One speculation is that inflamed lymph knots in the neck could cause the IJV's to become inflamed due to their vicinity. This is something Dr. Dake finds possible as well. Since inflamed lymphs are a hallmark of EBV infection, perhaps repeated outbreaks of EBV during adolescence can lead to stenosis such as the ones seen in Z's and D's patients. Another speculation is that jugular vein TWISTS could be caused by traumatic events to the head/neck area.
Last edited by radeck on Sat Oct 03, 2009 12:34 pm, edited 1 time in total.
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Postby radeck » Sat Oct 03, 2009 12:33 pm

Fernando, one thing I'd like to re-iterate in response to your posting and in the context of Marie's clarification is that as far as I could tell Zamboni did not find more STENOSIS in the azygos in SPMS patients than in RRMS patients, just more REFLUX. It seems from the "The value of cerebral Doppler haemodynamics in the assessment of MS" paper, that there's a trend toward more reflux issues in both a second jugular and the azygos happening during the later stages of RRMS in conversion to SPMS. As far as I can tell Zamboni doesn't quote numbers on the number of azygos STENOSIS reported. This means that there may not be a disagreement between Zamboni and Dake, in that Dake doesn't look for azygos reflux issues.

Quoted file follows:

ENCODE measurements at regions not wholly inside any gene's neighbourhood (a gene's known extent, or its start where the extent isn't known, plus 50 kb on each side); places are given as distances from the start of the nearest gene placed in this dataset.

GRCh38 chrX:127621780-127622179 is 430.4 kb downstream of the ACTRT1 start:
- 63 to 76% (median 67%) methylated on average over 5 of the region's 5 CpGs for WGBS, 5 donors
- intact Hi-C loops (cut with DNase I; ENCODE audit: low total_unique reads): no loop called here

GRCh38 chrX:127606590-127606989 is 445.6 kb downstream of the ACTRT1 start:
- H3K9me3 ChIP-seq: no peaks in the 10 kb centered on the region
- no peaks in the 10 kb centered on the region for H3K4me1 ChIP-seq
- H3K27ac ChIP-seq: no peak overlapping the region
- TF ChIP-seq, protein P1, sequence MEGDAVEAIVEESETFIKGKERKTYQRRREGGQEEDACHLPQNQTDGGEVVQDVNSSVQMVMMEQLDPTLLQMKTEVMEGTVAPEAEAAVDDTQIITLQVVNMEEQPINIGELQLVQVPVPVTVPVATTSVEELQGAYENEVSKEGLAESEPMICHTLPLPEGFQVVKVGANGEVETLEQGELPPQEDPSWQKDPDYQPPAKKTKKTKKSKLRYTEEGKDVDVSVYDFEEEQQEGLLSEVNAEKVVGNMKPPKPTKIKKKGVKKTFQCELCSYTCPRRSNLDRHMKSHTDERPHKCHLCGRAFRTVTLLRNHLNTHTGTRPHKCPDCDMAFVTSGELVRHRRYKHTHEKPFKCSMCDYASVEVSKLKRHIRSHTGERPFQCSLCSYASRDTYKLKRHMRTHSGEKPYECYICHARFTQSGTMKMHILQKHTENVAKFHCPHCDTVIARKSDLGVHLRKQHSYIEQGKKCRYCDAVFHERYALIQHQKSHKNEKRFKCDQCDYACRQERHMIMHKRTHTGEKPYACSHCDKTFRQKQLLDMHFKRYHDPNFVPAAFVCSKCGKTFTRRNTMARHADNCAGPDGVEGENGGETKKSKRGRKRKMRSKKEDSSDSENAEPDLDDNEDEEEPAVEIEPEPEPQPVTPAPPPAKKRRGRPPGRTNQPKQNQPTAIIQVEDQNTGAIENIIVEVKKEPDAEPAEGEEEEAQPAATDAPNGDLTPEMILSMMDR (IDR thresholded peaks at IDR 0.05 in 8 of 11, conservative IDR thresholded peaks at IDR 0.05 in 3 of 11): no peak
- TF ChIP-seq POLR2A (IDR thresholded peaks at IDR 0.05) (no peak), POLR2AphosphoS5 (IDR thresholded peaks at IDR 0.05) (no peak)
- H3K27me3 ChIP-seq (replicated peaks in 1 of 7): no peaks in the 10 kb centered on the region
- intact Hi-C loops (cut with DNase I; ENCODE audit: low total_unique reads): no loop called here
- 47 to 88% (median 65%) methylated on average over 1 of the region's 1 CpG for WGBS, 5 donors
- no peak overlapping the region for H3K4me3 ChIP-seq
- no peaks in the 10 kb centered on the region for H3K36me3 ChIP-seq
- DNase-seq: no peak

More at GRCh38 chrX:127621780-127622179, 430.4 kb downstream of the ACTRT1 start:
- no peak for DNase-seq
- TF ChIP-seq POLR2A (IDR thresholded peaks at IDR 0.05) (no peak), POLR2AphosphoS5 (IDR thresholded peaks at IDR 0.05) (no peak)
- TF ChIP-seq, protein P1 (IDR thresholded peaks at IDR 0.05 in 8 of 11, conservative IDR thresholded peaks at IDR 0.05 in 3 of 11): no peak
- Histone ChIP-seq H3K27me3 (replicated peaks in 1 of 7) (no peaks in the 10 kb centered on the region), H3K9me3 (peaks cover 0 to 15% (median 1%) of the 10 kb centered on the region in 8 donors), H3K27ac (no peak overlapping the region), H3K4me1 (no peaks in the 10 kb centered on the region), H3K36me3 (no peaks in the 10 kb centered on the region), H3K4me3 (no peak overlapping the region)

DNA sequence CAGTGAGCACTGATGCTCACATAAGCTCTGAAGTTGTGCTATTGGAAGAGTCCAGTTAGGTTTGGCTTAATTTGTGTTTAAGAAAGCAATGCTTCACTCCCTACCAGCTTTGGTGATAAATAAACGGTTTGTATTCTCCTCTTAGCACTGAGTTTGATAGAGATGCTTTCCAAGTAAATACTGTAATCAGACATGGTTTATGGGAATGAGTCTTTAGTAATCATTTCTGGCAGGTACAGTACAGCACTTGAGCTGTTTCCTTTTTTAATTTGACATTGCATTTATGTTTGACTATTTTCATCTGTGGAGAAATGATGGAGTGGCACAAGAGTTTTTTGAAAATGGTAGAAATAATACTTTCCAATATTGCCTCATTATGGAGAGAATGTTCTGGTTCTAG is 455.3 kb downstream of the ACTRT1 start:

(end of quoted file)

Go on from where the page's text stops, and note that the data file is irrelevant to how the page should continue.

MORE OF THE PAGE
However it still means that it has to be explained (and this is what puzzles me a lot) why for some reason reflux in the azygos is increased toward later stages of RRMS in conversion to SPMS, if the only connection between azygos and the (possibly congenital) jugular malformation is through the cerebrospinal fluid (CSF)? Something appears to be happening to the CSF that leads to extra reflux, in a second jugular, and in the azygos, without there being any congenital issues in these systems. One can only hope that this misterious process is stopped by fixing the original jugular stenosis.